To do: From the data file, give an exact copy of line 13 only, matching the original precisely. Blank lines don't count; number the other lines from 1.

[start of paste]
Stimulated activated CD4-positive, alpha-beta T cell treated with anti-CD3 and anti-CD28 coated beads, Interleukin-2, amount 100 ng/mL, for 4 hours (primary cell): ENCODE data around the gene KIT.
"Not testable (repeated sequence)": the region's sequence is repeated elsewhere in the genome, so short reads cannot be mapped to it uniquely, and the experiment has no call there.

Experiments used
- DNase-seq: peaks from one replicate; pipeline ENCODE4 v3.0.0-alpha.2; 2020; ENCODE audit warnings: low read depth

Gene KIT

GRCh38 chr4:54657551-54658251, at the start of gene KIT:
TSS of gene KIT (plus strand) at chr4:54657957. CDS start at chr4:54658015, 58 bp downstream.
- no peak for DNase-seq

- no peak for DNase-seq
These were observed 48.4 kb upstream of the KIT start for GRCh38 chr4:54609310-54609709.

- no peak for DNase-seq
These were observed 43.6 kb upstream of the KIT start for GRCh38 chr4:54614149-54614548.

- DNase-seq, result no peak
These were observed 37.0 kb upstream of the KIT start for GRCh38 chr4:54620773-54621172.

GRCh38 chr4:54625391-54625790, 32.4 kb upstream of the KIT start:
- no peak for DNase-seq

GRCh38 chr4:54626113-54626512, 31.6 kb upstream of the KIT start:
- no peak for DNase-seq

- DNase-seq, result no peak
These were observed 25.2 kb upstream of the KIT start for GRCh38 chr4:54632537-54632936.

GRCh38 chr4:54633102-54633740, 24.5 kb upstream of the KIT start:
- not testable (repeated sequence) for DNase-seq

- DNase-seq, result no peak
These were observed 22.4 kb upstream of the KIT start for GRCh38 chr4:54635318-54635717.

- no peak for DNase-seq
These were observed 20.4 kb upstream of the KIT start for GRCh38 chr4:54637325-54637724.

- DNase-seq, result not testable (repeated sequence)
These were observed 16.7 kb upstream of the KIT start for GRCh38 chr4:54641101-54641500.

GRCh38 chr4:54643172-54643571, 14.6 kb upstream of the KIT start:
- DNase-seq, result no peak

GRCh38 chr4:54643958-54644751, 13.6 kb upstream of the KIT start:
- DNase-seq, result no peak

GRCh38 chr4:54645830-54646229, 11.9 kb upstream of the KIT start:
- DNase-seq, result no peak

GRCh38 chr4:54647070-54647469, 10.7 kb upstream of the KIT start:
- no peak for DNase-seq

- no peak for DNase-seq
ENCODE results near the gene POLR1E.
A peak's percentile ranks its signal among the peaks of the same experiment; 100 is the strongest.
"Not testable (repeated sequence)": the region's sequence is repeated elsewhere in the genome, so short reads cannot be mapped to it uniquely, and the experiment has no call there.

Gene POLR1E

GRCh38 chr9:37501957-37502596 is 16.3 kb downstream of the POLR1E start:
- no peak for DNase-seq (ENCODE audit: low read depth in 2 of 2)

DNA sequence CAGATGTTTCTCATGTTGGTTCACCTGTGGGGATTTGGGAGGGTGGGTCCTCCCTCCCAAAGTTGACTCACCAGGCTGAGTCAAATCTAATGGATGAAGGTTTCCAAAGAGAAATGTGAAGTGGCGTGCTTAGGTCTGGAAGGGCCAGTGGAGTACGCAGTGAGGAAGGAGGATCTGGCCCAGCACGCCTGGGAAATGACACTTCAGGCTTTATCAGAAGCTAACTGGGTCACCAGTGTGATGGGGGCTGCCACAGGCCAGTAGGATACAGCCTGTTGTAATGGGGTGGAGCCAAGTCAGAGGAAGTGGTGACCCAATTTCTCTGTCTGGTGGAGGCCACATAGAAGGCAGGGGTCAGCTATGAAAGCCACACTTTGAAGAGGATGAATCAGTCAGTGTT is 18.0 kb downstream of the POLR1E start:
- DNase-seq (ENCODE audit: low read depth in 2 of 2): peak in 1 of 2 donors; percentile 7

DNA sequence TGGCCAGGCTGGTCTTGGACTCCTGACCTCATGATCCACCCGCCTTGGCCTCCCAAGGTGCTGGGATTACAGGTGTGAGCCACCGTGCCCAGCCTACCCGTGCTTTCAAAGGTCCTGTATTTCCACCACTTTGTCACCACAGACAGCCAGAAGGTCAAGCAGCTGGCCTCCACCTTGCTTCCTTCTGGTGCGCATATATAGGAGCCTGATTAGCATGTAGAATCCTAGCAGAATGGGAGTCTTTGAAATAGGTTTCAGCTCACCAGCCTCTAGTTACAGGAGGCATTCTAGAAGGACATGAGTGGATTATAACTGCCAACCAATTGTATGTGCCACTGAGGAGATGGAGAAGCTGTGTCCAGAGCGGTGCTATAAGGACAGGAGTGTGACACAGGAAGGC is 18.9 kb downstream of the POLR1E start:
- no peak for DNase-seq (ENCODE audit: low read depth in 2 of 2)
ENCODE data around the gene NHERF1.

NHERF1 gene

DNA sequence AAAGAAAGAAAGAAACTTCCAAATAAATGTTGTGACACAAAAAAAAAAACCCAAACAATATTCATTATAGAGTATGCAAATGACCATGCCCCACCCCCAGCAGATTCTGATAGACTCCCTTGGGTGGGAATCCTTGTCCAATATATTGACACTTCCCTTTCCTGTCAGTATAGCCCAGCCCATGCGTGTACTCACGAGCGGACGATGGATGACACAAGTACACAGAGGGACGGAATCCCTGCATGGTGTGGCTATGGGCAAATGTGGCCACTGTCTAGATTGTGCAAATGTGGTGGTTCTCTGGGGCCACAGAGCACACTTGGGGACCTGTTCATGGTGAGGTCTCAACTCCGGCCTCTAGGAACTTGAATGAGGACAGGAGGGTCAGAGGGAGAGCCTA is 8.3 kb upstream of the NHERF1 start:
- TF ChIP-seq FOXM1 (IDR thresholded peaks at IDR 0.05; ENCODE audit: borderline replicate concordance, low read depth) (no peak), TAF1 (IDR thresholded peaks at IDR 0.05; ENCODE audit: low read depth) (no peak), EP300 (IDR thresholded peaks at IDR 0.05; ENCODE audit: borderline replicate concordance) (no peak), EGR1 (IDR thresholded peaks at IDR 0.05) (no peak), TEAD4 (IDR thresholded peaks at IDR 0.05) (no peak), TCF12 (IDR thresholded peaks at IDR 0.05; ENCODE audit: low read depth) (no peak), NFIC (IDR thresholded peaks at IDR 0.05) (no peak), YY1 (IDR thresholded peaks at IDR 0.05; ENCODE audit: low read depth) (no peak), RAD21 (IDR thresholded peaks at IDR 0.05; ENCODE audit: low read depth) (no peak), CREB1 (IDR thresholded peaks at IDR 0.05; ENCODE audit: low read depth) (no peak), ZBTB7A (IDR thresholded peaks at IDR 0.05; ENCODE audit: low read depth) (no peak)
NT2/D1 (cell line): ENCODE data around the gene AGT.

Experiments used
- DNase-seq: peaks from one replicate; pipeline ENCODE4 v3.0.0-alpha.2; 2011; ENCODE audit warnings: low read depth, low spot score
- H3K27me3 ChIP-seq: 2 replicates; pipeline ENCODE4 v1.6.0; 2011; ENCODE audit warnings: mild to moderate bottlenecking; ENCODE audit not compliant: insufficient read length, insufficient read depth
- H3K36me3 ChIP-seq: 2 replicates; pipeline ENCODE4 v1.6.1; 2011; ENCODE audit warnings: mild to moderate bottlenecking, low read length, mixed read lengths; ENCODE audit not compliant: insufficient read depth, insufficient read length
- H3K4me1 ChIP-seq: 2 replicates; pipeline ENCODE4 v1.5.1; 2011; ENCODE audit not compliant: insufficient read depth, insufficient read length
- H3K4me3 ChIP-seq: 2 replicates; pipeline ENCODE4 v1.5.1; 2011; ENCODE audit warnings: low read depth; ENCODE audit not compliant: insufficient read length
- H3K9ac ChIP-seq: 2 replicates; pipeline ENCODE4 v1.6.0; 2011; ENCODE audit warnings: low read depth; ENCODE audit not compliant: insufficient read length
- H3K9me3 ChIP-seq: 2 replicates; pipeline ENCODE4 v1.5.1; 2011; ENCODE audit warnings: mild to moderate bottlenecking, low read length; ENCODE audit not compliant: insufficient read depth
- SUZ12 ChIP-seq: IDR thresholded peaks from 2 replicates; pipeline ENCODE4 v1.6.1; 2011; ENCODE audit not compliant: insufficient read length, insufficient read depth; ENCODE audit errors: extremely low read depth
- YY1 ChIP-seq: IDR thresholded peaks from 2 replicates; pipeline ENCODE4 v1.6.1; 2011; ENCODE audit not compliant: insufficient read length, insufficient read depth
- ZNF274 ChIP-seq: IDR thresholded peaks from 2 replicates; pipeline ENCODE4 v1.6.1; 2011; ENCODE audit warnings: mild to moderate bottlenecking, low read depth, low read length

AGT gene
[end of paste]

- DNase-seq, result no peak